Gerald Keeler, professor of environmental health sciences and of atmospheric, oceanic and space sciences, died April 12 after a long battle with cancer. He was 51.
An environmental researcher and teacher who had global impact, Keeler’s work focused on the sources and fate of trace elements and other pollutants and their impacts on human health and the environment, and the development of new measurement and analytical tools. He was a leading expert on air pollution and mercury issues, working with a range of state, federal and international agencies.
A native of Burnt Hills, N.Y., Keeler attended Boston College, where he played collegiate basketball, receiving his Bachelor of Science degree in physics in 1982. He continued his studies at U-M, receiving his Master of Science degree in 1983 and his doctorate in 1987, both in atmospheric sciences. He returned to Boston in 1987 as a research associate at the Harvard School of Public Health, during which time he also served as visiting scientist at the MIT Nuclear Reactor Laboratory in Cambridge.
In 1990 Keeler returned to U-M as an assistant professor in the Department of Environmental Health Sciences, School of Public Health (SPH), and as director of the U-M Air Quality Laboratory. An enthusiastic teacher and rigorous scientist, he took on a variety of responsibilities. From 1990-2000, he served as director of the EPA Air Pollution Training Center at U-M, overlapping with another position he held as a research scientist with the Center for Great Lakes and Aquatic Sciences. At U-M he became associate professor in SPH and the College of Engineering (CoE) in 1996, and was promoted to professor in 2003, with appointments in SPH, CoE and Department of Geological Sciences in LSA.
“Jerry personified scholarship and interdisciplinarity at the University of Michigan,” says his colleague Martin Philbert, dean of SPH. “He was passionate about his teaching, his students and his research. As a collaborator, he was exceptional and his work stands as a testament to Jerry’s dedication to the proposition of excellence in science in the service of public health.”
During his 20-year career as a faculty member, Keeler mentored and served as principal adviser to more than 40 master’s and doctoral students.
Keeler’s research was global. He went to the Arctic to study mercury, to the Florida Everglades to study the ecosystem and to Lake Michigan to study the travel patterns of airborne particulates. He was a member of the Michigan Mercury Electric Utility Workgroup, the Michigan Governor’s Relative Risk Task Force on Air Quality, the Environmental Advisory Council of the Michigan DEQ, and the Michigan Environmental Science Board. He also provided expertise to the states of Florida, Illinois, Massachusetts, Tennessee, Virginia, Vermont and Wisconsin. Not long before his death, he contributed to a report by the United Nations Environment Program’s global partnership on atmospheric mercury transport and fate research.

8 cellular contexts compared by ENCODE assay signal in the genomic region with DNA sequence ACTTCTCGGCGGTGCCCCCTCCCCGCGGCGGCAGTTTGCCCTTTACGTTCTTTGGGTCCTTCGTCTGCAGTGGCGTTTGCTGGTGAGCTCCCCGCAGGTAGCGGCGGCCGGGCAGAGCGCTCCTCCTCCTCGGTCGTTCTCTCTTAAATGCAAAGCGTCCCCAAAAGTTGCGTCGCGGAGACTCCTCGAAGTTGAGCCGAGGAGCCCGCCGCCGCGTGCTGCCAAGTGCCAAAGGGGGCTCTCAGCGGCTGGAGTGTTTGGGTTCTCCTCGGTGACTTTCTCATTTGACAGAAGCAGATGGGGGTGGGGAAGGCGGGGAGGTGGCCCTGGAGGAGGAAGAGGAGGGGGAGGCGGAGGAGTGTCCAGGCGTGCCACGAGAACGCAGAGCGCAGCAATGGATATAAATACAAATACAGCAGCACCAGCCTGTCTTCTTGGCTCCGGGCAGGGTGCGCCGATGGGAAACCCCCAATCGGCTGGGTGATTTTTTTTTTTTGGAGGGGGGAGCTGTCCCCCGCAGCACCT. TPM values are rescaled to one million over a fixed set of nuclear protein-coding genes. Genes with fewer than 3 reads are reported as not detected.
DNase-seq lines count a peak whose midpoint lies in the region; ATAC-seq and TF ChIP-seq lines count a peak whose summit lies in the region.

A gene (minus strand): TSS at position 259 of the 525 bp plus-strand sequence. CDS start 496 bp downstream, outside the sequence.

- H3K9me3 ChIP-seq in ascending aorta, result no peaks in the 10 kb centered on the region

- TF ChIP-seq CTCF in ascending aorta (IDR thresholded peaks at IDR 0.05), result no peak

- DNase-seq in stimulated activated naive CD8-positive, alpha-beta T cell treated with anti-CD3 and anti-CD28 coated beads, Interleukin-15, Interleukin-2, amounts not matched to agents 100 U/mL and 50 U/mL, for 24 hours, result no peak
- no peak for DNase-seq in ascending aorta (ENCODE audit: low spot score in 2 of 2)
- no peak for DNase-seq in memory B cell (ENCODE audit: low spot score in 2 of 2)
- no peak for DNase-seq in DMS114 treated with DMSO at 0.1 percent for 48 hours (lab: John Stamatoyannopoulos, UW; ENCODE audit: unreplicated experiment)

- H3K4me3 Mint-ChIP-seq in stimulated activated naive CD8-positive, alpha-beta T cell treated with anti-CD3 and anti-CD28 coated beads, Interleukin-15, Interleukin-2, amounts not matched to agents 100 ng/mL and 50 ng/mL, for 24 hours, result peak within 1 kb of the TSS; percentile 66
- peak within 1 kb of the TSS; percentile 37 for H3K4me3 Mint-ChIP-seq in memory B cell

“Jerry was an extremely important voice in the national debate over mercury in the environment,” says Perry Samson, Arthur F. Thurnau Professor of Atmospheric Science and associate chair of the Department of Atmospheric, Oceanic and Space Sciences. “The United States EPA has proposed the first national standard for emissions of mercury from coal-burning power plants. Few would deny that this is a part of Jerry’s legacy. His work has done so much to identify sources of mercury in the atmosphere, and helped to lead to pollution controls that will improve health for many people. His work will live on, in part because of the high quality of the work itself and in part because of the quality of the students he has prepared.”
Keeler published more than 100 papers in peer-review journals while teaching a variety of graduate and undergraduate environmental, atmospheric and climate change courses. He was an adviser to a variety of national and international organizations, programs and journals. He received numerous awards, including the Research Partnership Award from the Rackham School of Graduate Studies, and the Excellence in Research Award and Alumni Merit Award from CoE. He served on numerous national committees and was a member of the American Chemical Society, the American Meteorological Society, the International Society of Exposure Analysis, the American Geophysical Union and the American Association for Aerosol Research.
Keeler is survived by his wife of 27 years, Joanne, and his children Ryan, Kevin and Meghan. A memorial service was held April 17. Contributions in his memory may be made to Arbor Hospice.
— Submitted by Terri Weinstein Mellow, School of Public Health
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